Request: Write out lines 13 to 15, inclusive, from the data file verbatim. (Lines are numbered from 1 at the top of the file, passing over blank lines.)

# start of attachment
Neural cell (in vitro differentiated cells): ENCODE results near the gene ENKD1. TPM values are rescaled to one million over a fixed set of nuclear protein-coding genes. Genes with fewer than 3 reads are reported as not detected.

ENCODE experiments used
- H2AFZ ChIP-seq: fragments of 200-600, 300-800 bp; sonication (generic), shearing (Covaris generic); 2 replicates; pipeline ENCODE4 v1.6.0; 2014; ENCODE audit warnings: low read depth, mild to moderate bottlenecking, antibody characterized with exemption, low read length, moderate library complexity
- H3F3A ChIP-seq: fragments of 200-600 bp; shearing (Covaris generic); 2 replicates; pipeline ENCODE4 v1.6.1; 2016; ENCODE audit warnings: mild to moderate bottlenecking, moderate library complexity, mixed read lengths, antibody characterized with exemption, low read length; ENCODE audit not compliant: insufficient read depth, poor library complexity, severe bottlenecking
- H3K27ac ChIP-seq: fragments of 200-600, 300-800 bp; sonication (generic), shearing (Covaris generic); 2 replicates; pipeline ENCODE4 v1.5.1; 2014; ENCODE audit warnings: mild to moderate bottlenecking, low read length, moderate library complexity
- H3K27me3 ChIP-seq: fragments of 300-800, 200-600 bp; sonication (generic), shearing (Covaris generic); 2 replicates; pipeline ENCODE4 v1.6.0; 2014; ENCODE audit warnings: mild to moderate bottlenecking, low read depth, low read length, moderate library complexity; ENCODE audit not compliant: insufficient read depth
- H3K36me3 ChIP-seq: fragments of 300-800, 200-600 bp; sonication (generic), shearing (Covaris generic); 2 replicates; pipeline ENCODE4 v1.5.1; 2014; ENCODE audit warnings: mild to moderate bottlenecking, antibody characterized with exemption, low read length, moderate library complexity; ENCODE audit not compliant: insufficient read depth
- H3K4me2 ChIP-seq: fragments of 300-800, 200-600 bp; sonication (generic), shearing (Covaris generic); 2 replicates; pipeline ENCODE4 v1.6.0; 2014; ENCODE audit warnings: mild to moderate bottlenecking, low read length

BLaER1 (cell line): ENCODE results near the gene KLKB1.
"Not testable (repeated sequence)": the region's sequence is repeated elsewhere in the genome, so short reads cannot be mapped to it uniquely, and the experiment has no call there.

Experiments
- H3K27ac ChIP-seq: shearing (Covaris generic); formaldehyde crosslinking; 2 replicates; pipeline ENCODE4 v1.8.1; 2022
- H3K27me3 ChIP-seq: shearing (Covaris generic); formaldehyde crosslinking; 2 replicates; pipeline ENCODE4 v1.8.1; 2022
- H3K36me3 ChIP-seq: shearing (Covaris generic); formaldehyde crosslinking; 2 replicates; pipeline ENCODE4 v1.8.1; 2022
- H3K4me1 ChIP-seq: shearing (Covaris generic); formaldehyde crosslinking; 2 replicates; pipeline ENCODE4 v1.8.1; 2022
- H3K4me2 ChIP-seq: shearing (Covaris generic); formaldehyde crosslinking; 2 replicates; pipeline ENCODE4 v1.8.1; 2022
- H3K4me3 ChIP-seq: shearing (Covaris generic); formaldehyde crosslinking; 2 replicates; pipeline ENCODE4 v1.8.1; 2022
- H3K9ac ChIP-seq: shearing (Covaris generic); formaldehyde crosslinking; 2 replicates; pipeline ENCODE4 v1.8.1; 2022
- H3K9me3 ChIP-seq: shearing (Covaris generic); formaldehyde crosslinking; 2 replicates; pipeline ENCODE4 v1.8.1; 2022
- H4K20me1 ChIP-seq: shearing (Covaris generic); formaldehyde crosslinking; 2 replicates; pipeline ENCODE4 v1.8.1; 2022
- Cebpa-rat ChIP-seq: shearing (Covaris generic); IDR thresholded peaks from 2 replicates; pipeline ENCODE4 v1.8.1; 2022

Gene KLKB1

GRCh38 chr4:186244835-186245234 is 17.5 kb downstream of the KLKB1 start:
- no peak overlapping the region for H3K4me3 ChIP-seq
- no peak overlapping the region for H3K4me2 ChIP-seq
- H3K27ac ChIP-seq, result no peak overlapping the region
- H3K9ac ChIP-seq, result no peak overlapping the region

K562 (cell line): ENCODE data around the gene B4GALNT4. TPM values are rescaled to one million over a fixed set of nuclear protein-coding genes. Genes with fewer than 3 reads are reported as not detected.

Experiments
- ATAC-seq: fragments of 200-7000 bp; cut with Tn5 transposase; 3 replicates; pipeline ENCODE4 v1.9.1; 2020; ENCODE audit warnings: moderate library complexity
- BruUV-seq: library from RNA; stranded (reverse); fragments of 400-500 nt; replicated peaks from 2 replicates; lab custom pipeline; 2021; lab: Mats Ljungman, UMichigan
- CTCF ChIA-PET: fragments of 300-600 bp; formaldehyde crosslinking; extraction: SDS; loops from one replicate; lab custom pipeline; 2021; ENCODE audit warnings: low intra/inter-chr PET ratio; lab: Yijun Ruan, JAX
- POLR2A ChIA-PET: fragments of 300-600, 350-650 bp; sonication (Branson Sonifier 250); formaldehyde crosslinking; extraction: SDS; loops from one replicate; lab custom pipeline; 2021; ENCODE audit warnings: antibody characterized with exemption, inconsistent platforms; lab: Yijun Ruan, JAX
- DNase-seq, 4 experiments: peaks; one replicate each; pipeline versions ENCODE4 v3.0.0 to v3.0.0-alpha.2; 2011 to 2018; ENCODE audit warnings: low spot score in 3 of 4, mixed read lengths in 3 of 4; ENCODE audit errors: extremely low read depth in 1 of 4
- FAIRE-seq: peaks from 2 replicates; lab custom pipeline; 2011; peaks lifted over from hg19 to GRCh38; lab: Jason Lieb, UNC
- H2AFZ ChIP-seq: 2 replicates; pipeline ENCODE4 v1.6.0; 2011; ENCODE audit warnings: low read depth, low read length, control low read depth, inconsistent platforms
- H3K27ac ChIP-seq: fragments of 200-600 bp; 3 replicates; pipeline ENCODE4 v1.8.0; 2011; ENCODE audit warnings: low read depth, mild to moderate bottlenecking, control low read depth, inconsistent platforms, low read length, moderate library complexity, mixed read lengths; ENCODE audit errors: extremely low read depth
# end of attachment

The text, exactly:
- H3K27me3 ChIP-seq: shearing (Covaris generic); formaldehyde crosslinking; 2 replicates; pipeline ENCODE4 v1.8.1; 2022
- H3K36me3 ChIP-seq: shearing (Covaris generic); formaldehyde crosslinking; 2 replicates; pipeline ENCODE4 v1.8.1; 2022
- H3K4me1 ChIP-seq: shearing (Covaris generic); formaldehyde crosslinking; 2 replicates; pipeline ENCODE4 v1.8.1; 2022